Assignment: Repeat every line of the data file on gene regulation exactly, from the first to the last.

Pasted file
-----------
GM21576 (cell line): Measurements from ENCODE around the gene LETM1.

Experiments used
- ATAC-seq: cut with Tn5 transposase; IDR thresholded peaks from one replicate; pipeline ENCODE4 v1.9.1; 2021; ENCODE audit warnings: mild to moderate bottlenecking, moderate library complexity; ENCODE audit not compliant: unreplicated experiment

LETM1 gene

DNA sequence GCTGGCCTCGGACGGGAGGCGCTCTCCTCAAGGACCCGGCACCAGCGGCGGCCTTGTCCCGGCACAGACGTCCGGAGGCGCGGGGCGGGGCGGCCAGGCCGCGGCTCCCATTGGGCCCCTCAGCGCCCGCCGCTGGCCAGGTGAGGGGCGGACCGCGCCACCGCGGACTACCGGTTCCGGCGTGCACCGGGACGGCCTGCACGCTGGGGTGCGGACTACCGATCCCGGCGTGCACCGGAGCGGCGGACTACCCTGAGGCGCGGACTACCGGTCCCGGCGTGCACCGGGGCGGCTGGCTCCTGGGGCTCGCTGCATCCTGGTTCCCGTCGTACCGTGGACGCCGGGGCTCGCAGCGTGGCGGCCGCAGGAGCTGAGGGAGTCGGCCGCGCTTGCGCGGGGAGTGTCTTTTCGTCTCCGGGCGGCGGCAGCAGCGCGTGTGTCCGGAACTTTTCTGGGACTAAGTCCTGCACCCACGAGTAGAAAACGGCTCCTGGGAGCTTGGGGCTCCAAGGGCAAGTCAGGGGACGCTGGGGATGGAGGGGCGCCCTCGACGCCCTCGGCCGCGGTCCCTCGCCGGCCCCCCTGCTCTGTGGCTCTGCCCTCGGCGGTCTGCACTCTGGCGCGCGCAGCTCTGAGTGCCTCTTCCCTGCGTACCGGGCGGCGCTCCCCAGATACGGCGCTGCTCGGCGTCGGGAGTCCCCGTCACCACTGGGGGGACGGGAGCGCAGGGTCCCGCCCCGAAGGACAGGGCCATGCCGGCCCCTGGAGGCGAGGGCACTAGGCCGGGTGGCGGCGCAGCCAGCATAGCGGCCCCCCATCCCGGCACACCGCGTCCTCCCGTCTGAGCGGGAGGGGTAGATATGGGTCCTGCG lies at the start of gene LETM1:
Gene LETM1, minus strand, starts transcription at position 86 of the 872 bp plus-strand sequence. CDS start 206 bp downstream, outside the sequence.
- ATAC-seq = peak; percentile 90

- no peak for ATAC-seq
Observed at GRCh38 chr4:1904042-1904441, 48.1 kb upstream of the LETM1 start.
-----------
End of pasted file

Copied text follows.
GM21576 (cell line): Measurements from ENCODE around the gene LETM1.

Experiments used
- ATAC-seq: cut with Tn5 transposase; IDR thresholded peaks from one replicate; pipeline ENCODE4 v1.9.1; 2021; ENCODE audit warnings: mild to moderate bottlenecking, moderate library complexity; ENCODE audit not compliant: unreplicated experiment

LETM1 gene

DNA sequence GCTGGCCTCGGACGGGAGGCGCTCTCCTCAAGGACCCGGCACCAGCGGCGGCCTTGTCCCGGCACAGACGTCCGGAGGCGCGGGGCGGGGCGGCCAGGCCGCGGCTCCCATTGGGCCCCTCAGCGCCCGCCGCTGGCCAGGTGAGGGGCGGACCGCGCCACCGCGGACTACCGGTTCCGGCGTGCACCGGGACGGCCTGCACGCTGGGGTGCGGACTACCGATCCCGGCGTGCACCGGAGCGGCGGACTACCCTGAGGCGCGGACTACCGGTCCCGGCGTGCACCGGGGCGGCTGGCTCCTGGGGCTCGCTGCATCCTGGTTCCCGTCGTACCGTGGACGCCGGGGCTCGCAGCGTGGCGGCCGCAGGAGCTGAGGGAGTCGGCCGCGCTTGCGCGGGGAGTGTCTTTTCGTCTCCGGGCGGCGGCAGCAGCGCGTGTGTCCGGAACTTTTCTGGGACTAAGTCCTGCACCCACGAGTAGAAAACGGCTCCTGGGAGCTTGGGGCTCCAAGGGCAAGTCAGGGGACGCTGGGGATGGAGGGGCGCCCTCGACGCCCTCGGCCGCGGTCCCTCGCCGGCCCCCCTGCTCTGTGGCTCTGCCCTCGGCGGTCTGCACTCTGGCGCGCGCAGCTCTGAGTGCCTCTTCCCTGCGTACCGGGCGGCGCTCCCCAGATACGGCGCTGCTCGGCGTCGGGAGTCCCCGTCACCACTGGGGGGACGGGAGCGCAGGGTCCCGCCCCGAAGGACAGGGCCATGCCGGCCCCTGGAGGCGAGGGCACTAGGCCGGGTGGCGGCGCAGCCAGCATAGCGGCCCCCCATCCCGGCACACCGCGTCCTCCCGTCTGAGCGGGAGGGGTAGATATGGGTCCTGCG lies at the start of gene LETM1:
Gene LETM1, minus strand, starts transcription at position 86 of the 872 bp plus-strand sequence. CDS start 206 bp downstream, outside the sequence.
- ATAC-seq = peak; percentile 90

- no peak for ATAC-seq
Observed at GRCh38 chr4:1904042-1904441, 48.1 kb upstream of the LETM1 start.